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When I create a file on a windows server with cygwin the resulting file appears to be read-only. For example echo > hallo.txt

results in a file with these rights:

Path              : Microsoft.PowerShell.Core\FileSystem::\\rh-data-s01\Abteilungen\Neue Medien\hallo.txt
FileSystemRights  : WriteExtendedAttributes, ExecuteFile, DeleteSubdirectoriesAndFiles, ReadPermissions
AccessControlType : Deny
IdentityReference : NULL SID
IsInherited       : False
InheritanceFlags  : None
PropagationFlags  : None

Path              : Microsoft.PowerShell.Core\FileSystem::\\rh-data-s01\Abteilungen\Neue Medien\hallo.txt
FileSystemRights  : Write, Delete, Read, ChangePermissions, TakeOwnership, Synchronize
AccessControlType : Allow
IdentityReference : S-1-15-3-1024-1065365936-1281604716-3511738428-1654721687-432734479-3232135806-4053264122-3456934681
IsInherited       : False
InheritanceFlags  : None
PropagationFlags  : None

Path              : Microsoft.PowerShell.Core\FileSystem::\\rh-data-s01\Abteilungen\Neue Medien\hallo.txt
FileSystemRights  : ExecuteFile
AccessControlType : Deny
IdentityReference : S-1-5-32-4028125388-2803578072-1053907958-341417128-2434011155-477421480-740873757-3973419746
IsInherited       : False
InheritanceFlags  : None
PropagationFlags  : None

Path              : Microsoft.PowerShell.Core\FileSystem::\\rh-data-s01\Abteilungen\Neue Medien\hallo.txt
FileSystemRights  : ReadAndExecute, Synchronize
AccessControlType : Allow
IdentityReference : S-1-5-32-4028125388-2803578072-1053907958-341417128-2434011155-477421480-740873757-3973419746
IsInherited       : False
InheritanceFlags  : None
PropagationFlags  : None

Path              : Microsoft.PowerShell.Core\FileSystem::\\rh-data-s01\Abteilungen\Neue Medien\hallo.txt
FileSystemRights  : Read, Synchronize
AccessControlType : Allow
IdentityReference : Everyone
IsInherited       : False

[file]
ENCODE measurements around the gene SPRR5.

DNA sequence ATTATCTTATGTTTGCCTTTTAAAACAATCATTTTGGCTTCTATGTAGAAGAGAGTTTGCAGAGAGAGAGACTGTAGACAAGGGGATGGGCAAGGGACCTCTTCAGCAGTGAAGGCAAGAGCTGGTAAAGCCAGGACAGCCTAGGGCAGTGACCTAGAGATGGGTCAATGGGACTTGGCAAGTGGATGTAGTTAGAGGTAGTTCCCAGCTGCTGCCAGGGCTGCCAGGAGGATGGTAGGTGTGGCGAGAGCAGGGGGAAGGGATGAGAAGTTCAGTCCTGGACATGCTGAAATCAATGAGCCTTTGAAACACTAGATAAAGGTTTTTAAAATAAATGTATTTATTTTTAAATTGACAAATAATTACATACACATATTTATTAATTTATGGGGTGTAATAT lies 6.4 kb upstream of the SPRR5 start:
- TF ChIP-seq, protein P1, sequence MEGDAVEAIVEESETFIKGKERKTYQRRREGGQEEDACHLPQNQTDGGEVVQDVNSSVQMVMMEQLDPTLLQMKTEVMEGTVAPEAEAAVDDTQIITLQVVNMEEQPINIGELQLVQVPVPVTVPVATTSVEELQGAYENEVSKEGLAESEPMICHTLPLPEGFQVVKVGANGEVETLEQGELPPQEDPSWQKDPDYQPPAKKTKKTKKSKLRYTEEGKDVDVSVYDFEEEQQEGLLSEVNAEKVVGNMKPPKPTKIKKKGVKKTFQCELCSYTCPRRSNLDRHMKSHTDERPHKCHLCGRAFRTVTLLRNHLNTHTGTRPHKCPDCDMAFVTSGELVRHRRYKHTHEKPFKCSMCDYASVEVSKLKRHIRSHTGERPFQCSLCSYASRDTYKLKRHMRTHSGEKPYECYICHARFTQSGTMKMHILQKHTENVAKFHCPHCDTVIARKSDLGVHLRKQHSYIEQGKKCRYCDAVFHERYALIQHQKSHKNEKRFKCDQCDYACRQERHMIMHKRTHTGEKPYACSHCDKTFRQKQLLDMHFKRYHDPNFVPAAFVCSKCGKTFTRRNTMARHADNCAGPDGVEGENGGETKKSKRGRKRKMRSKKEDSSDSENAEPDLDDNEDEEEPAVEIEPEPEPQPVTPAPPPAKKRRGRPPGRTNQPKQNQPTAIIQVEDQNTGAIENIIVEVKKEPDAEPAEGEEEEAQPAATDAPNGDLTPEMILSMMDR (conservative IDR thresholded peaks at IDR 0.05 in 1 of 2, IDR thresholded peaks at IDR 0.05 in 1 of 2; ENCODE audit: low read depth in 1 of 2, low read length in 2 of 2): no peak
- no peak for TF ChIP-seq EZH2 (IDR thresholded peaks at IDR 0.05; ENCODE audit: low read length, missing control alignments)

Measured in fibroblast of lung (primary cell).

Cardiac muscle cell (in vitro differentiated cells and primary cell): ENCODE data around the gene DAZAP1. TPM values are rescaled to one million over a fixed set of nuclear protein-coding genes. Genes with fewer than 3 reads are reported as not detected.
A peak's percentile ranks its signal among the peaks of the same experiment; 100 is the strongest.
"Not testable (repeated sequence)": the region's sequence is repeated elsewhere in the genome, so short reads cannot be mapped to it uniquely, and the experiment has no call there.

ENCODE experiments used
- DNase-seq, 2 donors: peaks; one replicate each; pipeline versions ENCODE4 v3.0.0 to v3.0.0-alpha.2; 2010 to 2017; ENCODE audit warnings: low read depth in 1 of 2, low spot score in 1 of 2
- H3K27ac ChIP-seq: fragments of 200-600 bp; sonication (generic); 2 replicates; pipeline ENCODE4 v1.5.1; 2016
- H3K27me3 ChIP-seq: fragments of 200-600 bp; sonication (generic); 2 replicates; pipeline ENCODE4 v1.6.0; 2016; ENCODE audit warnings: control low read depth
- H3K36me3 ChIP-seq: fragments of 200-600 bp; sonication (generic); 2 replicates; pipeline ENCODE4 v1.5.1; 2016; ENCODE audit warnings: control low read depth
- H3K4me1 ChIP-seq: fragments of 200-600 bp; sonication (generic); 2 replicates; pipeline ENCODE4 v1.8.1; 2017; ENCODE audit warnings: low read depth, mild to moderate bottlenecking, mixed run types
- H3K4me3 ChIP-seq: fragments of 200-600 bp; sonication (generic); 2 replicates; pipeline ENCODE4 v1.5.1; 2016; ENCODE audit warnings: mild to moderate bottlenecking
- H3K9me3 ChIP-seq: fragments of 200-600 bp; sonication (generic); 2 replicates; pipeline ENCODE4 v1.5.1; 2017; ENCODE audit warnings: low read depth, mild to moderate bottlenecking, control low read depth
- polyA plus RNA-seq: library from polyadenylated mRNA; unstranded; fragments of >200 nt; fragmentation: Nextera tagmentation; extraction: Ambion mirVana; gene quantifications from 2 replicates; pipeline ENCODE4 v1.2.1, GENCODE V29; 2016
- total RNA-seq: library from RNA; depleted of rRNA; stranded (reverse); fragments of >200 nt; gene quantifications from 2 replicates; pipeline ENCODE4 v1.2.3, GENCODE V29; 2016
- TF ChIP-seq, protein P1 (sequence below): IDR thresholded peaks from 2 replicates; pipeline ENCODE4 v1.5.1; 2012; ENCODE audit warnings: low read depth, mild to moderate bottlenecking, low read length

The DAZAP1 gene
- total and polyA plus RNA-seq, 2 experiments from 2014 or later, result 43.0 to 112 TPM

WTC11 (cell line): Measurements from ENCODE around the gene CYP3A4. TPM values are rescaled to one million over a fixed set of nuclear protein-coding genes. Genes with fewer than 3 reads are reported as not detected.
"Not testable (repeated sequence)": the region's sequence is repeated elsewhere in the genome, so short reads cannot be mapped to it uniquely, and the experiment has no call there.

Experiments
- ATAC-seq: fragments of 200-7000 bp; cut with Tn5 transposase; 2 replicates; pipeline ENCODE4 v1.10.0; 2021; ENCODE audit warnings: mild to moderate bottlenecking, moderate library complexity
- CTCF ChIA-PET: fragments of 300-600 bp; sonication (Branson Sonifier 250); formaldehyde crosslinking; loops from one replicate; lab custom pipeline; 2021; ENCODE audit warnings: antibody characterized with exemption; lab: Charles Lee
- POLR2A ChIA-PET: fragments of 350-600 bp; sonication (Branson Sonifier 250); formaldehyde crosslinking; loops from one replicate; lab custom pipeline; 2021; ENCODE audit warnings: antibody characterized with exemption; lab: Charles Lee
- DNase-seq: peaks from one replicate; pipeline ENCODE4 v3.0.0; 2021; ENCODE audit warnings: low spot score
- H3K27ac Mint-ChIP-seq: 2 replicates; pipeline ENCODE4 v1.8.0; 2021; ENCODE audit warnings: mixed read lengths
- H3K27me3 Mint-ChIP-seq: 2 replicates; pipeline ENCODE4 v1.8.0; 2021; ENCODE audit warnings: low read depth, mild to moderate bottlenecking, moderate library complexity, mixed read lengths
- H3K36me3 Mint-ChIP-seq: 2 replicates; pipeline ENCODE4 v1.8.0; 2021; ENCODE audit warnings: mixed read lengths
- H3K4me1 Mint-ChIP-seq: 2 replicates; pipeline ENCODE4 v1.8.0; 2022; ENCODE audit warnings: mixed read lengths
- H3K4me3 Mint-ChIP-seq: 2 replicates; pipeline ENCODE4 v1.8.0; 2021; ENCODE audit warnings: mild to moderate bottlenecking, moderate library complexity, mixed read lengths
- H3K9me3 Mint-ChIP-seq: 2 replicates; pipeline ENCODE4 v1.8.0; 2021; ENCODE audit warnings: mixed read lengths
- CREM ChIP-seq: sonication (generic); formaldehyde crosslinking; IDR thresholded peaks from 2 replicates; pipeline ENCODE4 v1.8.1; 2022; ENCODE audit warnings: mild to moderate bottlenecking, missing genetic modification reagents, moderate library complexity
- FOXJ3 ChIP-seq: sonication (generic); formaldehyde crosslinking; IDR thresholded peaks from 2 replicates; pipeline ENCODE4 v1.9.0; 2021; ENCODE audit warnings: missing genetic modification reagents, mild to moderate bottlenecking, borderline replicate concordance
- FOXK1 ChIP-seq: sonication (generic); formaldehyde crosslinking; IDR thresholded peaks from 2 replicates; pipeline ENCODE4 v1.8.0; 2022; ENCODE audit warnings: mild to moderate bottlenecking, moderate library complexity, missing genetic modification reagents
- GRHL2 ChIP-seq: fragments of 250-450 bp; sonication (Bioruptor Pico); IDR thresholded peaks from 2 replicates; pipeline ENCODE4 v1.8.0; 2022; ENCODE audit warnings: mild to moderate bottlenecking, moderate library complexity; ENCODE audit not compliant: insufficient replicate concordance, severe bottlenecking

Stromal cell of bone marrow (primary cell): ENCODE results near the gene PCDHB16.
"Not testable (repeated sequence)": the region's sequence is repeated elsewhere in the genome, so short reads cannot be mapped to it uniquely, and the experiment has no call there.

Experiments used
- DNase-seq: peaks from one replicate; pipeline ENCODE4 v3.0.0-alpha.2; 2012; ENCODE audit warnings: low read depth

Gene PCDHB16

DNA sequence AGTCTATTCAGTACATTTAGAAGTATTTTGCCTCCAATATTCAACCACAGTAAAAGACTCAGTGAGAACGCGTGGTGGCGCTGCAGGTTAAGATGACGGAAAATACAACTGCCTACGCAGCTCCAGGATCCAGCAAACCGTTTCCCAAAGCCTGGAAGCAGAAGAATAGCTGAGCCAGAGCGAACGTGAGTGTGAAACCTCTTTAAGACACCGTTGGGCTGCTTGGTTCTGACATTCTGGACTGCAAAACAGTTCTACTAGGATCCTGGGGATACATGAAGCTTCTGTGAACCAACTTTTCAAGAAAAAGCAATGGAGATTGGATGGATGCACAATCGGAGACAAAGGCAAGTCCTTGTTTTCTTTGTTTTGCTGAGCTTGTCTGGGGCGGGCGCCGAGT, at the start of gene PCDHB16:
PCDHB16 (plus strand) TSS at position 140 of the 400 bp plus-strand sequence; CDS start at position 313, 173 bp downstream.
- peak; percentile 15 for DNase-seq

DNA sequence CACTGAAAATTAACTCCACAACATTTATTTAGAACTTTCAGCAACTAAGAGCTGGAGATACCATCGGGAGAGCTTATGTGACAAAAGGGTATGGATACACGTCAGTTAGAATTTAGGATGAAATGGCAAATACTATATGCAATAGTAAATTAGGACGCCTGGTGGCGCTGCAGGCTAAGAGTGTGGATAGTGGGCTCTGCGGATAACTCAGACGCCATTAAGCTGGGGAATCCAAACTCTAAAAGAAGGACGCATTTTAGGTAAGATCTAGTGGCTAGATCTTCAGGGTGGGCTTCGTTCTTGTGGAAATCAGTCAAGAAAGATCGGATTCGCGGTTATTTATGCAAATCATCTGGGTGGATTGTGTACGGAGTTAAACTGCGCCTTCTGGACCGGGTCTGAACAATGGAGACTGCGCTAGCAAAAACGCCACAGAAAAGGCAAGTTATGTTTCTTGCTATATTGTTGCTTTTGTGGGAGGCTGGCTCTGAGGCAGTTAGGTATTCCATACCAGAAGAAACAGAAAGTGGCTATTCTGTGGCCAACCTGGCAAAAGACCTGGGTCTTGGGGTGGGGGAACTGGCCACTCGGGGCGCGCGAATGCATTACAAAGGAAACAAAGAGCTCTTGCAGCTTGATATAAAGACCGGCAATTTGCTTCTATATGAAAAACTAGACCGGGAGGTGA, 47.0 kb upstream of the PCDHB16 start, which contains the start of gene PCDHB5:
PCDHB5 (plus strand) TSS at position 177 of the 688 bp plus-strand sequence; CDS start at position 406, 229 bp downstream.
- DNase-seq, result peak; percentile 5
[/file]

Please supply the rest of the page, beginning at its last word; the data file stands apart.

InheritanceFlags  : None
PropagationFlags  : None

On this file Windows suggest to "reorder" file permissions. I went through the posix permissions page but could not find a solution.

How do I create a file that can be access later on without having to fiddle with access rights?

1

By default, cygwin tries to match the NTFS ACLs to POSIX permissions.

From the docs:

On NTFS, file permissions are evaluated using the Access Control Lists (ACLs) attached to a file. This can be switched off by using the "noacl" option to the respective mount point in the /etc/fstab or /etc/fstab.d/$USER file. For more information on file permissions, see the section called “POSIX accounts, permission, and security”.

So use noacl to mount or map your Windows / NTFS to POSIX accounts:

Cygwin's mapping between SIDs and uid/gid values works in two ways.

Read /etc/passwd and /etc/group files if they exist, just as in the olden days, mainly for backward compatibility.

If no files are present, or if an entry is missing in the files, ask Windows.

At least, that's the default behaviour now. It will be configurable using a file /etc/nsswitch.conf, which is discussed in the section called “The /etc/nsswitch.conf file”. Let's explore the default for now.

If the passwd or group files are present, they will be scanned on demand as soon as a mapping from SIDs to uid/gid or account names is required. The new mechanism will never read the entire file into memory, but only scan for the requested entry and cache this one in memory.

If no entry is found, or no passwd or group file was present, Cygwin will ask the OS.

This can also be done with SMB or NFS accounts. So just pick your poison.

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